Open space projects the City of Centennial may defer include work on Centennial Center Park, the Lone Tree Creek Trail and Fremont Trail. An Orchard Road crossing and a Big Dry Creek undercrossing at Easter Avenue are listed as budget reductions rather than deferment.
In all, $2.7 million in open space projects overseen by the city government could be interrupted due to the pandemic’s economic effects.
For a look at how South Suburban Parks and Recreation district has been affected, see our story here.
A parks and recreation district in the east Centennial area has furloughed 193 employees and expects more than half a million dollars’ worth of delays to projects aimed at improving the district, as COVID-19’s economic turbulence rolls on.
“For 2020, we are estimating that we will need to cut $650,000 of capital project funding,” said Lynn Cornell, district manager for the Arapahoe Park and Recreation District.
Meanwhile, Arapahoe County Open Spaces — the county government’s recreation department — hasn’t seen any layoffs or furloughs since the pandemic reached Colorado, but it has lost about $75,000 from rental cancellations at the county’s Fairgrounds Event Center alone, said Luc Hatlestad, county spokesman.
The open space department oversees facilities such as the Arapahoe Road Trailhead on the Cherry Creek Trail, near South Parker Road. Arapahoe Park and Recreation District — an entity separate from the county — runs the Trails Recreation Center, at 16799 E. Lake Ave., Centennial.
Parks and trails in the Centennial area are mostly overseen by South Suburban Parks and Recreation in the city’s west and central parts, by Arapahoe Park and Recreation District generally east of South Parker Road, and by Arapahoe County Open Spaces. The City of Centennial owns Centennial Center Park and a few other spaces.
Arapahoe Park and Recreation District (APRD) says it serves about 55,000 district residents.
Here’s a look at how the pandemic is affecting APRD and the county’s open space department.
For APRD, officials hope projects affected by cuts this year will only be delayed until 2021, Cornell said.
“There are a number of issues that may impact special districts such as ours in the future: Length of pandemic, adjusted operational scenarios to accommodate the opening of the Trails Recreation Center” such as social distancing, mandatory occupancy reductions, cancellation of classes and programs, and so on, Cornell said.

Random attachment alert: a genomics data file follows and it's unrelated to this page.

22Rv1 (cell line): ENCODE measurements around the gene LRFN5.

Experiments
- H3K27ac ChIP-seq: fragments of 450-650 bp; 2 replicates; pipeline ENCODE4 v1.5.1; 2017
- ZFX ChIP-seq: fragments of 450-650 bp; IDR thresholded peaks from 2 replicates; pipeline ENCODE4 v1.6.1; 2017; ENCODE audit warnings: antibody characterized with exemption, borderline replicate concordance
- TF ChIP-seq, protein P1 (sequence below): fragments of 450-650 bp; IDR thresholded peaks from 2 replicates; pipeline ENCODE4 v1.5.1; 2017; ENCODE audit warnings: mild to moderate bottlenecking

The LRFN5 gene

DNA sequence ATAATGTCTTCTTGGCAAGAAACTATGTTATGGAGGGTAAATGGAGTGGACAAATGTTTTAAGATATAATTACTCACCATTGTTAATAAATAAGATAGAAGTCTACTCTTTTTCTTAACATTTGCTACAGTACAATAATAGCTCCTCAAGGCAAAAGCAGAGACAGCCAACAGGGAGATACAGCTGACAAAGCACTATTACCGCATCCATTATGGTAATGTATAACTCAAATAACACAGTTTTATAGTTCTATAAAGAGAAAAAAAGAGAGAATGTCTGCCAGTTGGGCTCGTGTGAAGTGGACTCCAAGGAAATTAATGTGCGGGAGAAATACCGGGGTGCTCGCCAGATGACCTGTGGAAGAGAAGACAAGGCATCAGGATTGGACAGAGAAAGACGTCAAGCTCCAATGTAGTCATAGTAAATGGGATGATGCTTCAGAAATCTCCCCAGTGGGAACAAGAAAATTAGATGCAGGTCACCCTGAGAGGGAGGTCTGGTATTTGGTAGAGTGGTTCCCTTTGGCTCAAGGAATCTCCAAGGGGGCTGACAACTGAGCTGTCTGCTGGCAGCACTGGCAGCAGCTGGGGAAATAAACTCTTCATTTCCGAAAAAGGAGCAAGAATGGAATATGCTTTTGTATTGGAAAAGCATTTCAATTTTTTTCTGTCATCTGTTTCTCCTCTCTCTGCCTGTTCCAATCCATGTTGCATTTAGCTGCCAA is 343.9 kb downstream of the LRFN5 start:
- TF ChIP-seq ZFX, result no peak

There “remain too many unknowns to come up with a definitive plan at this time,” Cornell added.
The county department’s current projects under construction are funded with revenue it has on hand, Hatlestad said.
“So we won’t be making adjustments to our 2020 work plan,” he said. “Our (fiscal year) 2021 projects also will use existing funds.”
With the Trails Recreation Center temporarily closed due to the pandemic, APRD is losing budgeted revenues of roughly $220,000 per month, Cornell said.
“We do not have enough 2020 history to fully understand how the pandemic will impact (other) revenue streams,” such as funding that arises from gambling in Colorado, Cornell said.
The district is largely funded by property tax revenue but can apply for funding of up to $185,000 each year from the City of Centennial. The funds come out of the Arapahoe County open space sales and use tax, Cornell said, which distributes revenue to participating cities and towns in the county based on population. APRD also can apply for competitive grants through the county’s open space sales and use tax program.
The county open space department is primarily funded by county sales and use tax as well.
“As with other agencies and municipalities that utilize sales tax as their funding source, we expect somewhat lower revenue due to the shutdown, but the amount is (to be determined),” Hatlestad said.
APRD has money saved up over the years — in budget speak, that’s called “fund balance” — but it does not anticipate having to use those funds, Cornell said.
The district’s total fund balance is roughly $2.4 million, according to Cornell. As of mid-May, the district has not discussed laying off staff, Cornell added.
In terms of fund balance, the county open space department has roughly $22 million in money used for acquisition and construction, and between $3 million and $5 million in maintenance and administrative funds, according to Shannon Carter, a county official. The department does not anticipate any layoffs or furloughs in the near future, Hatlestad said.
“Overall, we want people to get outdoors, recreate safely and responsibly, and enjoy the spaces that our residents and visitors make possible through the Arapahoe County open space sales and use tax,” Hatlestad said.
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